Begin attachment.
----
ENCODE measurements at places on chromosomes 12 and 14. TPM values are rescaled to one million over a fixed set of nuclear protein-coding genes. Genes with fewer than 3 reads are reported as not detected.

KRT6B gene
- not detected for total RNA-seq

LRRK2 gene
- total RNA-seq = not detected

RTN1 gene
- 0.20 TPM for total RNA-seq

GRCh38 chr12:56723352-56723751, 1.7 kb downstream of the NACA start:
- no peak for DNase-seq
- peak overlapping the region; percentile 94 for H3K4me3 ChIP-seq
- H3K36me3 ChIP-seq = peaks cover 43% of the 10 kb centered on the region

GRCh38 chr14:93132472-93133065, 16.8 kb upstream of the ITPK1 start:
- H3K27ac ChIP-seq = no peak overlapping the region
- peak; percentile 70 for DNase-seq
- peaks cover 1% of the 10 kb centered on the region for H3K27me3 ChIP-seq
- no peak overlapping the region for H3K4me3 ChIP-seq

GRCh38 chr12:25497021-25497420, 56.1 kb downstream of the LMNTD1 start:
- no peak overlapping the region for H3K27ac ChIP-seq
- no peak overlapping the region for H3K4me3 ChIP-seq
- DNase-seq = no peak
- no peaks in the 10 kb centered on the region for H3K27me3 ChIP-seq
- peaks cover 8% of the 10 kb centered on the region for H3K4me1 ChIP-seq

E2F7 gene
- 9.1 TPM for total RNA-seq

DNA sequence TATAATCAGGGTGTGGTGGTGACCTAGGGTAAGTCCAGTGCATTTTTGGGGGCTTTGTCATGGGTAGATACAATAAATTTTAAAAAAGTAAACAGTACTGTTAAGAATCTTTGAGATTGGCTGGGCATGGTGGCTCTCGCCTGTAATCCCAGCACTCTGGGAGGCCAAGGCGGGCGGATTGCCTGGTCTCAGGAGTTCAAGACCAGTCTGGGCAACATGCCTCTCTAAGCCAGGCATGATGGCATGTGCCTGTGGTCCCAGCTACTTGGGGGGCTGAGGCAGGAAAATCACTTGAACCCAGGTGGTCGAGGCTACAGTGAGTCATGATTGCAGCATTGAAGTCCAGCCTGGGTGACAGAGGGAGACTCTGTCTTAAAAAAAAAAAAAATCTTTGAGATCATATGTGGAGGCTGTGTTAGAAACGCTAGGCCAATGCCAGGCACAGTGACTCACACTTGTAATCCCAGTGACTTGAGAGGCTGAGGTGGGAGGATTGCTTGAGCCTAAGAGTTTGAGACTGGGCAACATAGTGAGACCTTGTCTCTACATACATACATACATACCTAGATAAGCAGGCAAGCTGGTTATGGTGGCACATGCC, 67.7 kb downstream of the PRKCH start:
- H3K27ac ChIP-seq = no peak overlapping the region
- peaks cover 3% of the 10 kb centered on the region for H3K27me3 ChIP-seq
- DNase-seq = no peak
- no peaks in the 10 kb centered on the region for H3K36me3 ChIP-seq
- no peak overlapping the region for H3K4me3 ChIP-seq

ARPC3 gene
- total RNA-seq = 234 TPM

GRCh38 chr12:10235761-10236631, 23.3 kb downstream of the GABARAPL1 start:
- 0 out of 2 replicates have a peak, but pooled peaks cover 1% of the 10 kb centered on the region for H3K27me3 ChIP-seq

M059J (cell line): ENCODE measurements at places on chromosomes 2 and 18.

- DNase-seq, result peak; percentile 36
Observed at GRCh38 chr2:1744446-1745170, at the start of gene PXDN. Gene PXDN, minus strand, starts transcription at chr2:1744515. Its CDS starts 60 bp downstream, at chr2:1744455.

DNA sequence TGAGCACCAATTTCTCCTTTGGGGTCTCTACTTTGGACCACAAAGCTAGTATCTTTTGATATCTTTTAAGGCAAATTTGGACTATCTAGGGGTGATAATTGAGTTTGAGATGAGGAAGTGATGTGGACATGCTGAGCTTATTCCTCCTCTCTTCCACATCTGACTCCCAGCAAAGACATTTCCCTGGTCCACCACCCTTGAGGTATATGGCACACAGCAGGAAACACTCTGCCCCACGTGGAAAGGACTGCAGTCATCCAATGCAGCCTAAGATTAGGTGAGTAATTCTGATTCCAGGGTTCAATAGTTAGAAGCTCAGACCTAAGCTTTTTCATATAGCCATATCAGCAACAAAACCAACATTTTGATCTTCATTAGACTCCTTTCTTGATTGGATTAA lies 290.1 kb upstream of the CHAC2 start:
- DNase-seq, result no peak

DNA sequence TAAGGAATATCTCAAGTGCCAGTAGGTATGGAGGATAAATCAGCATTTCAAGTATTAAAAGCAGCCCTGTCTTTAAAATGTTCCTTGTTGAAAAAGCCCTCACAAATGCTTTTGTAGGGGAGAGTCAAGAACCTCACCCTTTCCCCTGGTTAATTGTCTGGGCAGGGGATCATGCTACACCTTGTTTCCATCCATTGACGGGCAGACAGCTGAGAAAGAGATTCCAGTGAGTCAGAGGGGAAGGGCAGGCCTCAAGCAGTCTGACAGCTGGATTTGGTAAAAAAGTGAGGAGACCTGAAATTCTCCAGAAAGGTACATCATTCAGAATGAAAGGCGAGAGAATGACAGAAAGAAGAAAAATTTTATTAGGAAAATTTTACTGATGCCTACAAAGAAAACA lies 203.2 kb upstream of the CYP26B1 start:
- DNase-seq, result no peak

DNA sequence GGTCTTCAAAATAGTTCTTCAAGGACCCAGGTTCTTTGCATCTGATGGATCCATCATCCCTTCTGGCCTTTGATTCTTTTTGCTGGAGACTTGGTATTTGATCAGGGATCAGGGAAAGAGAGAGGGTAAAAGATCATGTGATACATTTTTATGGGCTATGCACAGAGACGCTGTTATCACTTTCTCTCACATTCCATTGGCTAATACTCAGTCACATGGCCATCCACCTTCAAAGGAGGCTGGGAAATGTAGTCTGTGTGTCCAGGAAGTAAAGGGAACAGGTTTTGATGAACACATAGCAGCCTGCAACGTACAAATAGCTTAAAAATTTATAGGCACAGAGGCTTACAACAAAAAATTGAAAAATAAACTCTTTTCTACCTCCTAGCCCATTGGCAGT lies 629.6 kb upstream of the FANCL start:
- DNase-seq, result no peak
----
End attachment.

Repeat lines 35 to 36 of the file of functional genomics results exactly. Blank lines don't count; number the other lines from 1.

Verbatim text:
M059J (cell line): ENCODE measurements at places on chromosomes 2 and 18.

- DNase-seq, result peak; percentile 36